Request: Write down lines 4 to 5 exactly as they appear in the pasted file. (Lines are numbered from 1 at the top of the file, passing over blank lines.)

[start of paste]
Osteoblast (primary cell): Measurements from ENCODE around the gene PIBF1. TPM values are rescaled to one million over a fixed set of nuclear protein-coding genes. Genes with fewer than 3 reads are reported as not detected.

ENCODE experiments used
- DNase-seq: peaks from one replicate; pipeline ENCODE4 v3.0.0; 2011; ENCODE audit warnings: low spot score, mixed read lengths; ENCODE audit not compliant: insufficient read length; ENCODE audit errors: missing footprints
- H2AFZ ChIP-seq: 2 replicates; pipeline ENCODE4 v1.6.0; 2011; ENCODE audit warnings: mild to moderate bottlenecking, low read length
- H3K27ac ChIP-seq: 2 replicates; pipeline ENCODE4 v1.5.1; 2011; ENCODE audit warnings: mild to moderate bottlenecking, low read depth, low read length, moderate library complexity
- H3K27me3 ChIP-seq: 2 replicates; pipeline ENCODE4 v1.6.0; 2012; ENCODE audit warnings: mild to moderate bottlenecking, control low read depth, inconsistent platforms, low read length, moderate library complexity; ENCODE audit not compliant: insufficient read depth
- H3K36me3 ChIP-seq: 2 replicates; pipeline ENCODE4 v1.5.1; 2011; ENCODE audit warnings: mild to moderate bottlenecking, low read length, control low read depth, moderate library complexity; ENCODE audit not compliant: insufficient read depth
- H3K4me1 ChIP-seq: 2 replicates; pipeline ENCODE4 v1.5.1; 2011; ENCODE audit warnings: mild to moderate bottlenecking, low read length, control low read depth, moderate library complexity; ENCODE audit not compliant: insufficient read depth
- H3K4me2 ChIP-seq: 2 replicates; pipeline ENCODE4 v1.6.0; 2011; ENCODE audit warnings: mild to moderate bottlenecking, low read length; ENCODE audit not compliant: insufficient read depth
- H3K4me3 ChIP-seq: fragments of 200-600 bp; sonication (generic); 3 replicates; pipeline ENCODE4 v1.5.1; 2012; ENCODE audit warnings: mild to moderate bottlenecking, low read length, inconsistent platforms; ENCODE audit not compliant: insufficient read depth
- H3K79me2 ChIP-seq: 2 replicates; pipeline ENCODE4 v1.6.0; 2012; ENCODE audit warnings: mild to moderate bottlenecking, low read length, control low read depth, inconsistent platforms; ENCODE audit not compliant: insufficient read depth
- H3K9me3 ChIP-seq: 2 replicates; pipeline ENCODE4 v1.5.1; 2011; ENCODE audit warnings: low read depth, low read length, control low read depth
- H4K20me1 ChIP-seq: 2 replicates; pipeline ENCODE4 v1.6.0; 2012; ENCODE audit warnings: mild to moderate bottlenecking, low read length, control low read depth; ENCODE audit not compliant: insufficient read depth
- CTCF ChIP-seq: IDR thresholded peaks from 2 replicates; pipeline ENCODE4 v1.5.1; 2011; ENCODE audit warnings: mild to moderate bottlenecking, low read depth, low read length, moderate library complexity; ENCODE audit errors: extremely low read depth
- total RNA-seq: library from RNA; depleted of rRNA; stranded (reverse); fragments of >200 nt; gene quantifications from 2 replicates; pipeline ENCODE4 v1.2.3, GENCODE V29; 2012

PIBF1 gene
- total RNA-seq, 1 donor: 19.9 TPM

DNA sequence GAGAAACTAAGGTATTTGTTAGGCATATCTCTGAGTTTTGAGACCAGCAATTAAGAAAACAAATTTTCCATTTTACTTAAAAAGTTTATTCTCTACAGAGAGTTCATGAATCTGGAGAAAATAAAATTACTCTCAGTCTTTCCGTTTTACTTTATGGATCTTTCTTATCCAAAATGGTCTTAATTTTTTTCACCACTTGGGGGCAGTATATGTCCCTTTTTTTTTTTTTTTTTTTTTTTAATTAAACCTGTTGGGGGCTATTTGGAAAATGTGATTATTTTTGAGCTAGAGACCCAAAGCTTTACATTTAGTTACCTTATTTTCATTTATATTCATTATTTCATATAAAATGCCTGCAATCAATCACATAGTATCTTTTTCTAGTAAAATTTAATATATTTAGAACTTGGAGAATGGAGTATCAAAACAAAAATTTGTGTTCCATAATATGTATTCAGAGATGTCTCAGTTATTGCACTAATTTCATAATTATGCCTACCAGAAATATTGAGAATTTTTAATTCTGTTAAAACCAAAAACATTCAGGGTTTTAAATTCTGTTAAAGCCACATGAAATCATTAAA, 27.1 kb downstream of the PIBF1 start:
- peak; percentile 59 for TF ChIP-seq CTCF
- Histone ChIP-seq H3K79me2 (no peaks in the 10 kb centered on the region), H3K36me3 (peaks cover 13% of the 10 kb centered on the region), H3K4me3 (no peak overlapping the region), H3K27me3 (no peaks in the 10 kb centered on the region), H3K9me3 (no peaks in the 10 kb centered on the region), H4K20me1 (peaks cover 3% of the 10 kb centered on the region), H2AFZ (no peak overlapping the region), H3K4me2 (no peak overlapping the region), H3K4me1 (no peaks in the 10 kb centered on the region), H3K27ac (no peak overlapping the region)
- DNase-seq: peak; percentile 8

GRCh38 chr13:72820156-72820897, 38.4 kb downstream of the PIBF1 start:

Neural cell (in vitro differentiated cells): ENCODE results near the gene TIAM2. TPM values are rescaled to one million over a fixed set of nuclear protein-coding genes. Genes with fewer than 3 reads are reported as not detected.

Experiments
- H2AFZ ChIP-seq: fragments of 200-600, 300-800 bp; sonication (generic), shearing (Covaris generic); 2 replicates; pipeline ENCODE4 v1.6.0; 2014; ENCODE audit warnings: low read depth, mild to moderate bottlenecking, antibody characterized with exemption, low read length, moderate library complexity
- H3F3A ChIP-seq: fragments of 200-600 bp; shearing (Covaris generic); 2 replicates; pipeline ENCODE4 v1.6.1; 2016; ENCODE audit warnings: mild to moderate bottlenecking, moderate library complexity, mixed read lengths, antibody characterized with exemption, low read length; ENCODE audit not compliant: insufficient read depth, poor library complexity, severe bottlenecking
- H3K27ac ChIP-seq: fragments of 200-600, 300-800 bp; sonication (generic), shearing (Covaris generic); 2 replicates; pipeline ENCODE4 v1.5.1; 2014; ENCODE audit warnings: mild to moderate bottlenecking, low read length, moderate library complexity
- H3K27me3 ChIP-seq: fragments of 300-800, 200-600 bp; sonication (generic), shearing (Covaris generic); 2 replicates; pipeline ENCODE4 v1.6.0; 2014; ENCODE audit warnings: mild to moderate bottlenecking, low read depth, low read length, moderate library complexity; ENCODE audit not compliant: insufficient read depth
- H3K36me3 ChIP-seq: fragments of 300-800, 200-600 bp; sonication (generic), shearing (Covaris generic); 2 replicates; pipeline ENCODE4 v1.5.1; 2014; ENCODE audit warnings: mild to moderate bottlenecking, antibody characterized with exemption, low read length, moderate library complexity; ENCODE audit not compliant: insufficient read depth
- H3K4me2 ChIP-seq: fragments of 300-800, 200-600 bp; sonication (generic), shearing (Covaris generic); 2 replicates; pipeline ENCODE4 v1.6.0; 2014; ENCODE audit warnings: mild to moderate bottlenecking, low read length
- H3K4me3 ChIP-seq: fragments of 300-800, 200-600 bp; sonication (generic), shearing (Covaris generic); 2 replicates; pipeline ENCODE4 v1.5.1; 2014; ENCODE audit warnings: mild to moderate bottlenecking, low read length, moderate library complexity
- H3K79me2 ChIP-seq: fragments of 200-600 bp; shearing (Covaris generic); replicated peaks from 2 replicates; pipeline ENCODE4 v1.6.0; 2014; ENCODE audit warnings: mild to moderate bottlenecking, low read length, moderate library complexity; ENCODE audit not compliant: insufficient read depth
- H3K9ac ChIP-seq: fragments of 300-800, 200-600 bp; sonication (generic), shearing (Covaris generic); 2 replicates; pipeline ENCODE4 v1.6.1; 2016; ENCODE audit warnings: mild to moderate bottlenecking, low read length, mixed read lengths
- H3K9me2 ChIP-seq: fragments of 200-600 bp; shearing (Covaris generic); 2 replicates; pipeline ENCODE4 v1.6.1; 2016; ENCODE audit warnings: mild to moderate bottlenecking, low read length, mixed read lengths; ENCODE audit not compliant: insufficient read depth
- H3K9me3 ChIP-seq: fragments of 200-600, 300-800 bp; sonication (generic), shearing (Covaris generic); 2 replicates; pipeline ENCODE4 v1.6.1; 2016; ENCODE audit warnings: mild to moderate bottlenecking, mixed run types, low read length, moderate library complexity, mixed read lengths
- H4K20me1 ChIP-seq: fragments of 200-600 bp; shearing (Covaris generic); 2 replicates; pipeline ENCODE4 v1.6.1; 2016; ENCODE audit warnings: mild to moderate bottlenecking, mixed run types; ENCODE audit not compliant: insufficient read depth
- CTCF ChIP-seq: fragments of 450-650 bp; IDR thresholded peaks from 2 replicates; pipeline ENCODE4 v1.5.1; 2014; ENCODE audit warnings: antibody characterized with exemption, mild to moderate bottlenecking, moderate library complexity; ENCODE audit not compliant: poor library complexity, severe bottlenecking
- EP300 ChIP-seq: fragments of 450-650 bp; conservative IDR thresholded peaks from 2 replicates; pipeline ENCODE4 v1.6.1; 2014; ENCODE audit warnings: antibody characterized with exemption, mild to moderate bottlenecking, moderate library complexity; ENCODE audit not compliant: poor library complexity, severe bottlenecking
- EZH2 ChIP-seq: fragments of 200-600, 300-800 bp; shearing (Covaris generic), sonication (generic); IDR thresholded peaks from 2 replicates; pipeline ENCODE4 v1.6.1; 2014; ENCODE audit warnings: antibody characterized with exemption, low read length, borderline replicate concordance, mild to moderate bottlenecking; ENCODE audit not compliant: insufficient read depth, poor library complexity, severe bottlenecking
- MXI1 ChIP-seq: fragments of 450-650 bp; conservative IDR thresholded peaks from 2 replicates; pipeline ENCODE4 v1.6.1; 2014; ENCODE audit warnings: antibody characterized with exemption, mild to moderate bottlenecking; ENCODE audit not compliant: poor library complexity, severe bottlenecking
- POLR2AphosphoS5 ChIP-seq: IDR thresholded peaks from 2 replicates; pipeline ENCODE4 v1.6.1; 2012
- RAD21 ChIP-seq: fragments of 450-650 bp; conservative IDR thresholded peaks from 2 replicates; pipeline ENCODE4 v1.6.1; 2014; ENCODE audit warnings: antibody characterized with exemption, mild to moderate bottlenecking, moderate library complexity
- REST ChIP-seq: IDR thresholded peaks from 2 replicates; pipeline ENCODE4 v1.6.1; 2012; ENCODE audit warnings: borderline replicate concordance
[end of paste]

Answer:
- H2AFZ ChIP-seq: 2 replicates; pipeline ENCODE4 v1.6.0; 2011; ENCODE audit warnings: mild to moderate bottlenecking, low read length
- H3K27ac ChIP-seq: 2 replicates; pipeline ENCODE4 v1.5.1; 2011; ENCODE audit warnings: mild to moderate bottlenecking, low read depth, low read length, moderate library complexity